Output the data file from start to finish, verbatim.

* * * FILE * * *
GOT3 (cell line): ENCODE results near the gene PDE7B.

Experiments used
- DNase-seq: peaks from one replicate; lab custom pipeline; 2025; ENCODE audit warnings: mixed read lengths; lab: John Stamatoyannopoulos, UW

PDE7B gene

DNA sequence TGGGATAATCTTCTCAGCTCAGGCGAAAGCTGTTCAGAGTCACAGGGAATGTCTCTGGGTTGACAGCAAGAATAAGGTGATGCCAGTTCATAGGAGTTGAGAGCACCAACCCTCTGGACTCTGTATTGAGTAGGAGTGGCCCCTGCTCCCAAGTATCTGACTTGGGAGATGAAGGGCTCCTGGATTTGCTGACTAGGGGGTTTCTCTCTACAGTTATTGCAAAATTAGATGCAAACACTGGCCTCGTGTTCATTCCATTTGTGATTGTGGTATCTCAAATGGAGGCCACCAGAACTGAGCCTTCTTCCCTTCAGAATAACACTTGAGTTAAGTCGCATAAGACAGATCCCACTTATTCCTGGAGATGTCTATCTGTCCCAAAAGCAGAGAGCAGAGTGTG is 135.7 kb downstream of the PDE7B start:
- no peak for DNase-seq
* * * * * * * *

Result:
GOT3 (cell line): ENCODE results near the gene PDE7B.

Experiments used
- DNase-seq: peaks from one replicate; lab custom pipeline; 2025; ENCODE audit warnings: mixed read lengths; lab: John Stamatoyannopoulos, UW

PDE7B gene

DNA sequence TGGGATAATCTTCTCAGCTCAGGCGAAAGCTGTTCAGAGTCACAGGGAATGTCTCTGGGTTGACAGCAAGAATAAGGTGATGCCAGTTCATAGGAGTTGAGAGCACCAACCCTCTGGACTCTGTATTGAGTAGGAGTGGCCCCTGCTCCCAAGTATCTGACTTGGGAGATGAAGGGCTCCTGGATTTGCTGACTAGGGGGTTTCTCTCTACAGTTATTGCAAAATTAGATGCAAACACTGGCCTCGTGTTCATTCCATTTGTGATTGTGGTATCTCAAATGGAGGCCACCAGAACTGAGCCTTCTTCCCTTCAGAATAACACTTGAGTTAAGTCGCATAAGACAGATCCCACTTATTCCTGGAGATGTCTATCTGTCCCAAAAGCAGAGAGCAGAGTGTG is 135.7 kb downstream of the PDE7B start:
- no peak for DNase-seq